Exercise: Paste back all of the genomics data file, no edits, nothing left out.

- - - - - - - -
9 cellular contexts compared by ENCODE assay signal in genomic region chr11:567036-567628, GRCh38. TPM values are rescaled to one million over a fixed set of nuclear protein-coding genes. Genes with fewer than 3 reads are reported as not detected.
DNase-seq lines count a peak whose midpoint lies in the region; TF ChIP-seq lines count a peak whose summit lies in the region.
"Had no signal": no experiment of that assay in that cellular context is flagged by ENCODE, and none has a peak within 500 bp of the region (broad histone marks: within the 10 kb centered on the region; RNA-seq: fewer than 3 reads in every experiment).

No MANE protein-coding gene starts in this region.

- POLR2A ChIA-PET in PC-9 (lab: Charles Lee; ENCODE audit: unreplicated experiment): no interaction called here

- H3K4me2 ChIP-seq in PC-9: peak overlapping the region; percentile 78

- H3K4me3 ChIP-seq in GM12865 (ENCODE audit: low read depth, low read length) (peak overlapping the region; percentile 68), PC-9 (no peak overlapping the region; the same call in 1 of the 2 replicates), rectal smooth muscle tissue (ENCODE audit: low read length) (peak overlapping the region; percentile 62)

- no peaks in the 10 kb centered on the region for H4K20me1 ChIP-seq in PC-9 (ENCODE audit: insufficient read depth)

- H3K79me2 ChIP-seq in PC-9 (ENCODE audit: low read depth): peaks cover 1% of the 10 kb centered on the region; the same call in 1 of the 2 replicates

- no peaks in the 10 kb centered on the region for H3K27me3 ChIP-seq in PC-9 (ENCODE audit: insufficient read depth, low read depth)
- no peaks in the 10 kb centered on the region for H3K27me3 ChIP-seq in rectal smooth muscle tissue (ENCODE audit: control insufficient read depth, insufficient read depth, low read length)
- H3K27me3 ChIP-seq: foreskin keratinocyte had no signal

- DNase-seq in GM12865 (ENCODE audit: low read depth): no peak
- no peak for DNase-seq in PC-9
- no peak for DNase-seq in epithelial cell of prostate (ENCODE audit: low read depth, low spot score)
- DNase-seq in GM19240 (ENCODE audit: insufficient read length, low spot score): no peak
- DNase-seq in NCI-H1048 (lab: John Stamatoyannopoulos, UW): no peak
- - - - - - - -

9 cellular contexts compared by ENCODE assay signal in genomic region chr11:567036-567628, GRCh38. TPM values are rescaled to one million over a fixed set of nuclear protein-coding genes. Genes with fewer than 3 reads are reported as not detected.
DNase-seq lines count a peak whose midpoint lies in the region; TF ChIP-seq lines count a peak whose summit lies in the region.
"Had no signal": no experiment of that assay in that cellular context is flagged by ENCODE, and none has a peak within 500 bp of the region (broad histone marks: within the 10 kb centered on the region; RNA-seq: fewer than 3 reads in every experiment).

No MANE protein-coding gene starts in this region.

- POLR2A ChIA-PET in PC-9 (lab: Charles Lee; ENCODE audit: unreplicated experiment): no interaction called here

- H3K4me2 ChIP-seq in PC-9: peak overlapping the region; percentile 78

- H3K4me3 ChIP-seq in GM12865 (ENCODE audit: low read depth, low read length) (peak overlapping the region; percentile 68), PC-9 (no peak overlapping the region; the same call in 1 of the 2 replicates), rectal smooth muscle tissue (ENCODE audit: low read length) (peak overlapping the region; percentile 62)

- no peaks in the 10 kb centered on the region for H4K20me1 ChIP-seq in PC-9 (ENCODE audit: insufficient read depth)

- H3K79me2 ChIP-seq in PC-9 (ENCODE audit: low read depth): peaks cover 1% of the 10 kb centered on the region; the same call in 1 of the 2 replicates

- no peaks in the 10 kb centered on the region for H3K27me3 ChIP-seq in PC-9 (ENCODE audit: insufficient read depth, low read depth)
- no peaks in the 10 kb centered on the region for H3K27me3 ChIP-seq in rectal smooth muscle tissue (ENCODE audit: control insufficient read depth, insufficient read depth, low read length)
- H3K27me3 ChIP-seq: foreskin keratinocyte had no signal

- DNase-seq in GM12865 (ENCODE audit: low read depth): no peak
- no peak for DNase-seq in PC-9
- no peak for DNase-seq in epithelial cell of prostate (ENCODE audit: low read depth, low spot score)
- DNase-seq in GM19240 (ENCODE audit: insufficient read length, low spot score): no peak
- DNase-seq in NCI-H1048 (lab: John Stamatoyannopoulos, UW): no peak